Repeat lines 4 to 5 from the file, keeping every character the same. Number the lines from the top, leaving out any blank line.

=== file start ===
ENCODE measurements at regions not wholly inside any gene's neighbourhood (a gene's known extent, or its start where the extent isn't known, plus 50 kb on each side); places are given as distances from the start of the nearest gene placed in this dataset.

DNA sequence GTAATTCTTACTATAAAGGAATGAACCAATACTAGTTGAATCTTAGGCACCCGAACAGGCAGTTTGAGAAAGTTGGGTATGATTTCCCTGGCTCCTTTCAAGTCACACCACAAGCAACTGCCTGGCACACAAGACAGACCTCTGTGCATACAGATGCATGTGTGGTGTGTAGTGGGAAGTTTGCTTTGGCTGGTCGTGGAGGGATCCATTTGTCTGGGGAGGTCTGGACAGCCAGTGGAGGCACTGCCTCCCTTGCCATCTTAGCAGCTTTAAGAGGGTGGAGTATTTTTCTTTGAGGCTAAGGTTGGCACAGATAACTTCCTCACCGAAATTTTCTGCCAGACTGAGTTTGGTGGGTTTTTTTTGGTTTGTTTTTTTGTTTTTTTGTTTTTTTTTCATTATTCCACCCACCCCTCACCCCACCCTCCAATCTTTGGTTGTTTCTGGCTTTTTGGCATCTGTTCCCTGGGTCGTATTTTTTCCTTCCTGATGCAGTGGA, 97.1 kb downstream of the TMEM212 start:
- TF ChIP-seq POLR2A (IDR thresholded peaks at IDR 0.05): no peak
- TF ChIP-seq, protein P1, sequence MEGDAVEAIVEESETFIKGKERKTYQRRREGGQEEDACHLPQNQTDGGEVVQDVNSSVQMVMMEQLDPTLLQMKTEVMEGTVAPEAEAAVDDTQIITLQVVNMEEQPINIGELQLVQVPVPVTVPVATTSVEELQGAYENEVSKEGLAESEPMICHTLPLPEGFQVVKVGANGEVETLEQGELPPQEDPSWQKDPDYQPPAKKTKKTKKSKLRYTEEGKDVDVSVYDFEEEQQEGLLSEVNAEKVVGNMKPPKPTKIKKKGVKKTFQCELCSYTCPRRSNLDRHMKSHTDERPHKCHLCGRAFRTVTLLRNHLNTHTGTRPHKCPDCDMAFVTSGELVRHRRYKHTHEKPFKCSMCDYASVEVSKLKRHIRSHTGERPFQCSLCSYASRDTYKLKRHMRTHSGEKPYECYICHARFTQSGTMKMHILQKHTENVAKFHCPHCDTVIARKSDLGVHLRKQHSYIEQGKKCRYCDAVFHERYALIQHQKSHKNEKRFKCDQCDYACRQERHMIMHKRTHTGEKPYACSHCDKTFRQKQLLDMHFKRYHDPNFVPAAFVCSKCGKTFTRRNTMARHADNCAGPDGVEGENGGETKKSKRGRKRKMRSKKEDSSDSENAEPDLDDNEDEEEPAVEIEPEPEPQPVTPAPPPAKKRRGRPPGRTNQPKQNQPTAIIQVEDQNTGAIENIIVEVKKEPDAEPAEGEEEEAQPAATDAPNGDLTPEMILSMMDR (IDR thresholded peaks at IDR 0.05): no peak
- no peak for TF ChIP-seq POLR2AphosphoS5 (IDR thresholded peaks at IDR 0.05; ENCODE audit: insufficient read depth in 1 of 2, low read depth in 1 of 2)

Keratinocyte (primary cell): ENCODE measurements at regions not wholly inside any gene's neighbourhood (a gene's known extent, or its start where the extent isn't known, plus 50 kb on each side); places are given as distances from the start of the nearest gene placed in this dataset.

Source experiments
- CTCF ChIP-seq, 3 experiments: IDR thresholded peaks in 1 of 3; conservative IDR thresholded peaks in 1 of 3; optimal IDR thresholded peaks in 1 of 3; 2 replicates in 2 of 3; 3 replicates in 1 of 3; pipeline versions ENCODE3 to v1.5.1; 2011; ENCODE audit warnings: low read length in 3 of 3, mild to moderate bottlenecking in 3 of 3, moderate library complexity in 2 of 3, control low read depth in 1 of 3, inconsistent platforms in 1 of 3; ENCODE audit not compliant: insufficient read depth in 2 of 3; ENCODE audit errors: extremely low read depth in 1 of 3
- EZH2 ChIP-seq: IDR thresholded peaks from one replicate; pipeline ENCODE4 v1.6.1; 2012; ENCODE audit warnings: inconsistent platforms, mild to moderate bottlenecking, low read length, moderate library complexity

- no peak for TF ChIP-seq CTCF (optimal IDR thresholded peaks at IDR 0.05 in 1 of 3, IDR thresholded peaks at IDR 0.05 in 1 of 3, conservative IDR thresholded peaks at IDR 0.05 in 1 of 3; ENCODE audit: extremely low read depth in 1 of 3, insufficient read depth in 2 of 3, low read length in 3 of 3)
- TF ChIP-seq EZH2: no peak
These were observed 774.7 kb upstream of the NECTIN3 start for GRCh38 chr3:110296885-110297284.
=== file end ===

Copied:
- TF ChIP-seq, protein P1, sequence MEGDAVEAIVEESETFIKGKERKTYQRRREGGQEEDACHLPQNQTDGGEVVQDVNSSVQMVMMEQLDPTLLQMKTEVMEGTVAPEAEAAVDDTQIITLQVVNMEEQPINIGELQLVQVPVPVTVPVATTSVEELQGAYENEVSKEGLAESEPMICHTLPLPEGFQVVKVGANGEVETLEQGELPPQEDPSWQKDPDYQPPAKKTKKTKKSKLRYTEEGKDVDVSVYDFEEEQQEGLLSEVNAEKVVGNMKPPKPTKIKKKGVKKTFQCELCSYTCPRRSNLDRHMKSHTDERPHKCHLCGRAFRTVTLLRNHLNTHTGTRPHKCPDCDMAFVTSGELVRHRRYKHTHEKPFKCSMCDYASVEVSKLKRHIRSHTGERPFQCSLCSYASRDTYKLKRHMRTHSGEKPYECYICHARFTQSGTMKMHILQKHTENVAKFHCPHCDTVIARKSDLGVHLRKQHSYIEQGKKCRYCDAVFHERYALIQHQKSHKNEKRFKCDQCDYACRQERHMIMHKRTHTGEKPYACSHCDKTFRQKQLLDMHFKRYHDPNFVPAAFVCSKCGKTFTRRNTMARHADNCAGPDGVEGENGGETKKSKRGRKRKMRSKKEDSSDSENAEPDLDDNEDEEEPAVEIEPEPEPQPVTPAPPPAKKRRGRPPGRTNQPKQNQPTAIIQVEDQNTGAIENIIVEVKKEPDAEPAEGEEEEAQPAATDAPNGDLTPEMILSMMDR (IDR thresholded peaks at IDR 0.05): no peak
- no peak for TF ChIP-seq POLR2AphosphoS5 (IDR thresholded peaks at IDR 0.05; ENCODE audit: insufficient read depth in 1 of 2, low read depth in 1 of 2)